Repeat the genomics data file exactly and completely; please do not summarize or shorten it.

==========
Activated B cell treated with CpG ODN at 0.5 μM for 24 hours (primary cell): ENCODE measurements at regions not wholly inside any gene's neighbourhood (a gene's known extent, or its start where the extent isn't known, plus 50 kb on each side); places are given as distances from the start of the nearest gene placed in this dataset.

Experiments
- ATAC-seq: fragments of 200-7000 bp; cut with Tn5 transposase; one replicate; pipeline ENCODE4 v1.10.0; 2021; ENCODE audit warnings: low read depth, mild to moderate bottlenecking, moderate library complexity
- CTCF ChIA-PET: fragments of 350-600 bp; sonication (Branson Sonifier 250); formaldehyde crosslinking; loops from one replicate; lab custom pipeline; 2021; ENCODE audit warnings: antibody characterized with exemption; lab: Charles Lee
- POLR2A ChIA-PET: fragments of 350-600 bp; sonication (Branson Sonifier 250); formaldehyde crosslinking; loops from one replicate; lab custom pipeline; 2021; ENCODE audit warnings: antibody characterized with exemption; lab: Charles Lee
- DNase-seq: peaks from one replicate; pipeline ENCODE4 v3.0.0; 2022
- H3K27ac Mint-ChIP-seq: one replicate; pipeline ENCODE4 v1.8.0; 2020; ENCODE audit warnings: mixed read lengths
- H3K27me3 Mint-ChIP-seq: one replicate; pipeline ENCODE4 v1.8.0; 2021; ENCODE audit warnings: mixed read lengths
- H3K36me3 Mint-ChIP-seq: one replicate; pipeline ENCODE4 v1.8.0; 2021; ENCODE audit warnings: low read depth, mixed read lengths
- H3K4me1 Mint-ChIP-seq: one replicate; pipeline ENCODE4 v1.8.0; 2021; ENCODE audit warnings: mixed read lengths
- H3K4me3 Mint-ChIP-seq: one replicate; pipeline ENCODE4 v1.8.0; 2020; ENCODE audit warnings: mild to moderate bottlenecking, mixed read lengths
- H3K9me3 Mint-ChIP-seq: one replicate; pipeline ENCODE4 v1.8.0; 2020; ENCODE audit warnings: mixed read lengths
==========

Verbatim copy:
Activated B cell treated with CpG ODN at 0.5 μM for 24 hours (primary cell): ENCODE measurements at regions not wholly inside any gene's neighbourhood (a gene's known extent, or its start where the extent isn't known, plus 50 kb on each side); places are given as distances from the start of the nearest gene placed in this dataset.

Experiments
- ATAC-seq: fragments of 200-7000 bp; cut with Tn5 transposase; one replicate; pipeline ENCODE4 v1.10.0; 2021; ENCODE audit warnings: low read depth, mild to moderate bottlenecking, moderate library complexity
- CTCF ChIA-PET: fragments of 350-600 bp; sonication (Branson Sonifier 250); formaldehyde crosslinking; loops from one replicate; lab custom pipeline; 2021; ENCODE audit warnings: antibody characterized with exemption; lab: Charles Lee
- POLR2A ChIA-PET: fragments of 350-600 bp; sonication (Branson Sonifier 250); formaldehyde crosslinking; loops from one replicate; lab custom pipeline; 2021; ENCODE audit warnings: antibody characterized with exemption; lab: Charles Lee
- DNase-seq: peaks from one replicate; pipeline ENCODE4 v3.0.0; 2022
- H3K27ac Mint-ChIP-seq: one replicate; pipeline ENCODE4 v1.8.0; 2020; ENCODE audit warnings: mixed read lengths
- H3K27me3 Mint-ChIP-seq: one replicate; pipeline ENCODE4 v1.8.0; 2021; ENCODE audit warnings: mixed read lengths
- H3K36me3 Mint-ChIP-seq: one replicate; pipeline ENCODE4 v1.8.0; 2021; ENCODE audit warnings: low read depth, mixed read lengths
- H3K4me1 Mint-ChIP-seq: one replicate; pipeline ENCODE4 v1.8.0; 2021; ENCODE audit warnings: mixed read lengths
- H3K4me3 Mint-ChIP-seq: one replicate; pipeline ENCODE4 v1.8.0; 2020; ENCODE audit warnings: mild to moderate bottlenecking, mixed read lengths
- H3K9me3 Mint-ChIP-seq: one replicate; pipeline ENCODE4 v1.8.0; 2020; ENCODE audit warnings: mixed read lengths